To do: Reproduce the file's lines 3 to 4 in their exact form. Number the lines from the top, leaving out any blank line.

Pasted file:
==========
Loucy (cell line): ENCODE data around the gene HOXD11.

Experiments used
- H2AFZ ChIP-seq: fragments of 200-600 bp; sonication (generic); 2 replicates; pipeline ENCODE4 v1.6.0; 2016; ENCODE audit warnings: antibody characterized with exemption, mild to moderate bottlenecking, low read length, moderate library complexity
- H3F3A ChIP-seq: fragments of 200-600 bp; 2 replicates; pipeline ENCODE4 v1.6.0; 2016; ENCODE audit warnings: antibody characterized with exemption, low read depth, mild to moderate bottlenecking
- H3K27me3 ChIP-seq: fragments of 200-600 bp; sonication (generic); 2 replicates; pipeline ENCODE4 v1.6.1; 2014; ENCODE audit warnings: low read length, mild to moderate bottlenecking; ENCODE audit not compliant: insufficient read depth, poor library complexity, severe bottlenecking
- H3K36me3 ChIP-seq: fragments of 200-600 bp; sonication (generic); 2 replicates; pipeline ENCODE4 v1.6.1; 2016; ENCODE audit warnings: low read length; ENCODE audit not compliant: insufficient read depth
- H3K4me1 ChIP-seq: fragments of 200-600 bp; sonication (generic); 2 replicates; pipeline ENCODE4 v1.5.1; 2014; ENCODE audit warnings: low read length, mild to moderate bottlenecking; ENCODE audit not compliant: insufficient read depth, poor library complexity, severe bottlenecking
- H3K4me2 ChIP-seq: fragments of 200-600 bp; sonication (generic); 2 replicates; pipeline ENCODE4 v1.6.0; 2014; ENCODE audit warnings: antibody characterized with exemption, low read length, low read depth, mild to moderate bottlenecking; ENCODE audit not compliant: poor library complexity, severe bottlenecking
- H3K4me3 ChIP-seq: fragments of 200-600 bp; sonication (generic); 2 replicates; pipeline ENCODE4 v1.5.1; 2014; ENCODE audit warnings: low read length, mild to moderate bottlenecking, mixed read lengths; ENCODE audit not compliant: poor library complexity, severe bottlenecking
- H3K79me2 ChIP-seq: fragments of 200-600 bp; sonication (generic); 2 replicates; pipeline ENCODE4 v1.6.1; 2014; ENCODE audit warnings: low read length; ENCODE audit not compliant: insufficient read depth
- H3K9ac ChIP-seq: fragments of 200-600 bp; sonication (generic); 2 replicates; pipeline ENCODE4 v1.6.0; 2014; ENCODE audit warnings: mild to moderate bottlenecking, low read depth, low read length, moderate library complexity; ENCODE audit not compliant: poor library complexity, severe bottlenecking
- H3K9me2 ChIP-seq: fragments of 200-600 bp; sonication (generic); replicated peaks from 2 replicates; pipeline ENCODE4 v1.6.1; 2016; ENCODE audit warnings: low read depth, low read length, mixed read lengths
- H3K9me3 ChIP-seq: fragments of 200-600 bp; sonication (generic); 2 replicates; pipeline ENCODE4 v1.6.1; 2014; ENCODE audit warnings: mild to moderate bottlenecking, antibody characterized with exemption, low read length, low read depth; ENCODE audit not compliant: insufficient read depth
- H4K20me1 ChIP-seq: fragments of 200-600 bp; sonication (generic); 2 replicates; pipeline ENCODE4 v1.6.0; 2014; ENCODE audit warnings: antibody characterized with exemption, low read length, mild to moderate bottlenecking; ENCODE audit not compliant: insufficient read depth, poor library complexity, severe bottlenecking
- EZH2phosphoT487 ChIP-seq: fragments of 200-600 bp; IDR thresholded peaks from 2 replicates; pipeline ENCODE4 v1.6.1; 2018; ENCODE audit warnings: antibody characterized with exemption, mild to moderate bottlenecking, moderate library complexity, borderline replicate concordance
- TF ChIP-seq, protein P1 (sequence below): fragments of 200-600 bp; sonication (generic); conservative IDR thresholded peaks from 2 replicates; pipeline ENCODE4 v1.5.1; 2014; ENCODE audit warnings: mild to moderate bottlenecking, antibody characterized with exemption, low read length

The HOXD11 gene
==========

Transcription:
- H2AFZ ChIP-seq: fragments of 200-600 bp; sonication (generic); 2 replicates; pipeline ENCODE4 v1.6.0; 2016; ENCODE audit warnings: antibody characterized with exemption, mild to moderate bottlenecking, low read length, moderate library complexity
- H3F3A ChIP-seq: fragments of 200-600 bp; 2 replicates; pipeline ENCODE4 v1.6.0; 2016; ENCODE audit warnings: antibody characterized with exemption, low read depth, mild to moderate bottlenecking